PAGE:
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    ABSTRACT: To report longitudinal home recordings of hemoglobin O(2) saturation by pulse oximetry (Spo(2)) during unperturbed sleep in preterm and term infants. We recorded continuous pulse oximetry during the first 3 minutes of each hour of monitor use (nonevent epochs) for 103 preterm infants born at <1750 g and ≤ 34 weeks postmenstrual age (PMA), and 99 healthy term infants. Median baseline Spo(2) was approximately 98% for both the preterm and term groups. Episodes of intermittent hypoxemia occurred in 74% of preterm and 62% of term infants. Among infants with intermittent hypoxemia, the number of seconds/hour of monitoring <90% Spo(2) was initially significantly greater in the preterm than the term group and declined with age at a similar rate in both groups. The 75(th) to 95(th) percentiles for seconds/hour of Spo(2) <90% in preterm infants were highest at 36 weeks PMA and progressively decreased until 44 weeks PMA, after which time they did not differ from term infants. Clinically inapparent intermittent hypoxemia occurs in epochs unperturbed by and temporally unrelated to apnea or bradycardia events, especially in preterm infants at 36 to 44 weeks PMA.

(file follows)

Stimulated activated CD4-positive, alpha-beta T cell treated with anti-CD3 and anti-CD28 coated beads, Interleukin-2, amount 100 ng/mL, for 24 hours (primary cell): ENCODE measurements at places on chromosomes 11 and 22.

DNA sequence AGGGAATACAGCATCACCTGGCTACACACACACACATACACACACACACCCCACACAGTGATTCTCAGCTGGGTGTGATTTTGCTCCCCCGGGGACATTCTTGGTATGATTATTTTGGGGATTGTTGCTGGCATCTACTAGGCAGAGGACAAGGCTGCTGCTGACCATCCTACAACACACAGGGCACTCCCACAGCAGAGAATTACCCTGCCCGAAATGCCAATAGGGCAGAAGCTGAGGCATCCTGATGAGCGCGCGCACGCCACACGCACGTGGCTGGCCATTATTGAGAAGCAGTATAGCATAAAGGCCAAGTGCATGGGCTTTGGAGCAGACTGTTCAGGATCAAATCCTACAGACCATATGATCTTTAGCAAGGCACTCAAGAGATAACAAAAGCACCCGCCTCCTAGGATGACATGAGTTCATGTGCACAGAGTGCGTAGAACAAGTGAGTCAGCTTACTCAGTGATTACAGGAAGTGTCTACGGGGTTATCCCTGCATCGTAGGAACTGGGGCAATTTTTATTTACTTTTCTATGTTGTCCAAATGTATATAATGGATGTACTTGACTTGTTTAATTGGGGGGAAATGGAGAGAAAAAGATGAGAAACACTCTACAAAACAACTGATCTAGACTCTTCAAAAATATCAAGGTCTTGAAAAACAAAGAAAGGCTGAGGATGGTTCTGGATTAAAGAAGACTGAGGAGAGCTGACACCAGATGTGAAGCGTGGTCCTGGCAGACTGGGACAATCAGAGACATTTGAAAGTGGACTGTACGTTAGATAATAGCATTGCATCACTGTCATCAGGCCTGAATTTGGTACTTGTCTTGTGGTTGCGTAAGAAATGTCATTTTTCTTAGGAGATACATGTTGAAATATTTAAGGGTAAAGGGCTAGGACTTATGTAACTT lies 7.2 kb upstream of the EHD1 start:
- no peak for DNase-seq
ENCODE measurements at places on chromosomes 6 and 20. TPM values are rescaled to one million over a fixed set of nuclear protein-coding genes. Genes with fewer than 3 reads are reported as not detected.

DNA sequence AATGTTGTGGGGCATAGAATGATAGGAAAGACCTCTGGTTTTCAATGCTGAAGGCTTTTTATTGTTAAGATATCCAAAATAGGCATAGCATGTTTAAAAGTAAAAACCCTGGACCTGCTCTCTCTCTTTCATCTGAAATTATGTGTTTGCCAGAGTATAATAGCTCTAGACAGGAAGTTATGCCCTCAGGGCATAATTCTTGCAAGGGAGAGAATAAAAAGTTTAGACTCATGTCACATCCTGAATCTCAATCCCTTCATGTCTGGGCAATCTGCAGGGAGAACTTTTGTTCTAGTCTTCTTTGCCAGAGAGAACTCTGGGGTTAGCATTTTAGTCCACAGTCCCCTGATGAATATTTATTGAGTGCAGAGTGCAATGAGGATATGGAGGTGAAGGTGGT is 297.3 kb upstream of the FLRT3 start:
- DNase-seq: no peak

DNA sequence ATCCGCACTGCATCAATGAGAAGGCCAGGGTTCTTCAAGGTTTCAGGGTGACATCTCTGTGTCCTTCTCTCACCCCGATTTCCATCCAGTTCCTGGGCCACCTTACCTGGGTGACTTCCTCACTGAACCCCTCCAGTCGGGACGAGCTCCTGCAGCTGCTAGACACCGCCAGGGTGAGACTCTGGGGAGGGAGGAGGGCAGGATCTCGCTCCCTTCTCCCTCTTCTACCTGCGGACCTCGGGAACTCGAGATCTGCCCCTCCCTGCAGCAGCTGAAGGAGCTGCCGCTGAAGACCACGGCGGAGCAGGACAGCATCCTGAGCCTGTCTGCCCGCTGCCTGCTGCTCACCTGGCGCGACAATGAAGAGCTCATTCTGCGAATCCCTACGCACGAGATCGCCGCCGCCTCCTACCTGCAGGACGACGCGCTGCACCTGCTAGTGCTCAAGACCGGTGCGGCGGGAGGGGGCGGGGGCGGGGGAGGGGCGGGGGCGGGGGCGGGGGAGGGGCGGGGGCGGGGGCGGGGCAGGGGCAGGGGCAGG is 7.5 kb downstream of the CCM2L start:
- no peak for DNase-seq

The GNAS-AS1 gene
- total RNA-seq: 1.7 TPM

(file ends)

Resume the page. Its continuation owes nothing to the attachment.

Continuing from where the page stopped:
The Journal of pediatrics 04/2011; 159(3):377-383.e1. · 4.02 Impact Factor